Will Schofield: Mock match committees were a feature of my AFL career – here’s my West Coast and Fremantle teams

Mock match committees were a regular round 1 feature of WILL SCHOFIELD’s career. He gives an insider’s view of the tense process, and names his West Coast and Fremantle line-ups.

Fremantle will start their 2022 campaign full of optimism. Picture: Daniel Carson/AFL Photos via Getty Images
Fremantle will start their 2022 campaign full of optimism. Picture: Daniel Carson/AFL Photos via Getty Images

This time of year is an abnormally anxious time for most players.

If we look at it realistically, of the almost 45 players on an AFL list, 14 are probably guaranteed to be selected for round 1.

At every club there are players who are walk-up starts in the senior team. These are your household names and their magnets do not move – if fit, they will play.

But for every one of these walk-up starters, there’s a player fighting for selection.

For a squad with good depth and a healthy list, the remaining eight spots are fought for by up to 20 players.

For those 20 players, selection for the season-opener may feel like the most important moment of their career, sometimes their life.

For me, round 1 selection meant a lot. I was one of those fringe players for most of my career and playing games in the senior side was a huge personal driving factor.

Getting in the team to start the season was always a huge boost. Picture: Cameron Spencer/AFL Photos/Getty Images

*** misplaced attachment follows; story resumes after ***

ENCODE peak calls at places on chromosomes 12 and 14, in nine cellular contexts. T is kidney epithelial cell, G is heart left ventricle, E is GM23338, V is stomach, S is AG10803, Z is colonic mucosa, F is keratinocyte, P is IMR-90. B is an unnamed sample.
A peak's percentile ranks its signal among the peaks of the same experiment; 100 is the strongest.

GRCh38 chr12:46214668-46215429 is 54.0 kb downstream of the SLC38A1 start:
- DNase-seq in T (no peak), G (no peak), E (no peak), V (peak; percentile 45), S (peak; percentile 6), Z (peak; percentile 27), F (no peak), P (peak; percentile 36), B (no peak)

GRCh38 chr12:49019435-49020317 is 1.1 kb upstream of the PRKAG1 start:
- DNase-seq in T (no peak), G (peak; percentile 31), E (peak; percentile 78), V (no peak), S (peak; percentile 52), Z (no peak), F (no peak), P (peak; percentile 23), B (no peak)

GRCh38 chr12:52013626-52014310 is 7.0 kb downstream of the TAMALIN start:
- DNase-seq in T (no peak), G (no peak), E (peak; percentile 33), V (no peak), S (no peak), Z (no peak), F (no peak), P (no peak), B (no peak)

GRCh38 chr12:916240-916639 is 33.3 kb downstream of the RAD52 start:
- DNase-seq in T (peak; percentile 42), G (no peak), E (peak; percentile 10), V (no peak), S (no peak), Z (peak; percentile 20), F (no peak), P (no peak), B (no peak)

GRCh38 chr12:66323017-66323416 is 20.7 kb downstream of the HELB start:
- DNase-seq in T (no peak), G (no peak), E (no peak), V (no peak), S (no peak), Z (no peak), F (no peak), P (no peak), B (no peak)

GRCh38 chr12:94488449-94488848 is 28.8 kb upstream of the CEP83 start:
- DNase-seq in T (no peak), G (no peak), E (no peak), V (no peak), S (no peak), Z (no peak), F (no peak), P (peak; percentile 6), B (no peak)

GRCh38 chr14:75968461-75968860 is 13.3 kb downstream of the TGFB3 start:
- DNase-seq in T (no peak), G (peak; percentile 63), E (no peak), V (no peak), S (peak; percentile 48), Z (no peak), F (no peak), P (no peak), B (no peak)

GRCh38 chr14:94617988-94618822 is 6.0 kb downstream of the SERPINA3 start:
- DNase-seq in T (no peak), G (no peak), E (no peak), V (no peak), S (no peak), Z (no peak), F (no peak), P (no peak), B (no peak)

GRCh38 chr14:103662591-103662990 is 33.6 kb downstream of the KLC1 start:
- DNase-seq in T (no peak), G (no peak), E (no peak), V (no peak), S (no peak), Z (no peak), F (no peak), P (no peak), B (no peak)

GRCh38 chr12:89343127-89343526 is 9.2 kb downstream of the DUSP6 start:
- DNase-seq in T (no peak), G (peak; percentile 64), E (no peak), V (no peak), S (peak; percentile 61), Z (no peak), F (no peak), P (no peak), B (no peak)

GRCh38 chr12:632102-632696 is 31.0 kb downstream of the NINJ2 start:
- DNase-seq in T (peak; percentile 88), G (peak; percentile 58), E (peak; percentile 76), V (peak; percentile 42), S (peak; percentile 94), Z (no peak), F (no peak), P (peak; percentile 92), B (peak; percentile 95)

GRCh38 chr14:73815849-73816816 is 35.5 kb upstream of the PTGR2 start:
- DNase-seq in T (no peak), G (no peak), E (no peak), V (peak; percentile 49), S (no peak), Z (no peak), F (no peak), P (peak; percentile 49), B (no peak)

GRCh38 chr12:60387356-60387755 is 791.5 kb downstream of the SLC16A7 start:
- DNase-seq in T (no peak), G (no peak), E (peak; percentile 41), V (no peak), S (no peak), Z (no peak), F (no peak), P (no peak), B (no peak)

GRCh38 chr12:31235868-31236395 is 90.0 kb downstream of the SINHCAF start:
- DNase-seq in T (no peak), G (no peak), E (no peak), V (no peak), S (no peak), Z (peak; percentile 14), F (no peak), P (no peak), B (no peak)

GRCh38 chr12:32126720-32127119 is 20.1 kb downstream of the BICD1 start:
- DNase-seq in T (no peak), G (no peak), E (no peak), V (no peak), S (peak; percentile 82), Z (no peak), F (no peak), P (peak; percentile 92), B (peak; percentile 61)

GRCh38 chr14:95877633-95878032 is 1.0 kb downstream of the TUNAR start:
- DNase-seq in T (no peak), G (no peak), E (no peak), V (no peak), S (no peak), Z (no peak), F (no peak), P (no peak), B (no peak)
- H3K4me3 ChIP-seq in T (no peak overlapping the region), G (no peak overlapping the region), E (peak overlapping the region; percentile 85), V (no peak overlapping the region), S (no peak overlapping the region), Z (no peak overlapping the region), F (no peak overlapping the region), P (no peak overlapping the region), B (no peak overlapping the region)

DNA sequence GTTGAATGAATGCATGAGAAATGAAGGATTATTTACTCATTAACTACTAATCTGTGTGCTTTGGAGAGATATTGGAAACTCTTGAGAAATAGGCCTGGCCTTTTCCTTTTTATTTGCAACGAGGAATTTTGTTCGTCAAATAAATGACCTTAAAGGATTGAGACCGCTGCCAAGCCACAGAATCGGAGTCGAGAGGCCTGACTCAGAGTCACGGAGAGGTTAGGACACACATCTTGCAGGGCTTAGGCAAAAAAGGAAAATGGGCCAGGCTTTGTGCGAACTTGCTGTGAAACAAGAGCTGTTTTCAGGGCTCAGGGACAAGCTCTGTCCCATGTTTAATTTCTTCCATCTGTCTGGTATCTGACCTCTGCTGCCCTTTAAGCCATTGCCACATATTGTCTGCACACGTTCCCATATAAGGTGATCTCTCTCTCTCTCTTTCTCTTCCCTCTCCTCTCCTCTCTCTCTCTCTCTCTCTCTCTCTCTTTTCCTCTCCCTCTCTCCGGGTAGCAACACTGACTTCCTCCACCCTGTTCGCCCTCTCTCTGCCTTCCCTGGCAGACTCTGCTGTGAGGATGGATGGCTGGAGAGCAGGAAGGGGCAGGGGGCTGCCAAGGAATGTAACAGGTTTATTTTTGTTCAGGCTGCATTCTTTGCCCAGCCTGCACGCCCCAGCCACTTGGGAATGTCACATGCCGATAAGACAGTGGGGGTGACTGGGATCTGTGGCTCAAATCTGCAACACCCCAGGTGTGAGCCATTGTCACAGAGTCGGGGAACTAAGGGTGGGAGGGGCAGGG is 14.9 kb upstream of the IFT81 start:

Getting in the team to start the season was always a huge boost. Picture: Cameron Spencer/AFL Photos/Getty Images

If used the right way, the goal of playing round 1 can be an incredible driving force. It makes players train harder, provides focus and brings out the very best in them. However, if you allow selection to cloud your thoughts and actions – it creates pressure. This pressure, which can turn to obsession, can bring out the worst. I’ve seen players crumble under it.

Under Adam Simpson at West Coast, a mock match committee conducted by players was a yearly ritual. Not far from round 1 – maybe a week out – players would split into small cross-sections of the playing group and participate in team selection.

What often made it harder was the peer element. When it came down to a decision around two players for one position, what methods did you use to put one in front of the other?

Was it their pre-season form? Did one deserve it due to their consistency over a long period of time? Was one a better on-field leader than the other? What did the balance of the team look like? Was the team too tall or not tall enough? Does one player provide more flexibility than the other? As a player electing the team – could you differentiate between friends and teammates?

Pre-season matches are heavily scrutinised to find the right balance before round 1. Picture: Paul Kane/Getty Images
Pre-season matches are heavily scrutinised to find the right balance before round 1. Picture: Paul Kane/Getty Images

How did I fare in these player driven sessions? Put it this way, sometimes I wished it was the players selecting the team and not the coaches.

I’m currently sitting in the top four players of all-time for most career VFL/AFL games with five or fewer round 1 appearances (Barry Mitchell 221, Damien Hardwick 207, Jarrad Schofield 206, Will Schofield 194). It didn’t always go well for me come selection time at the beginning of a season.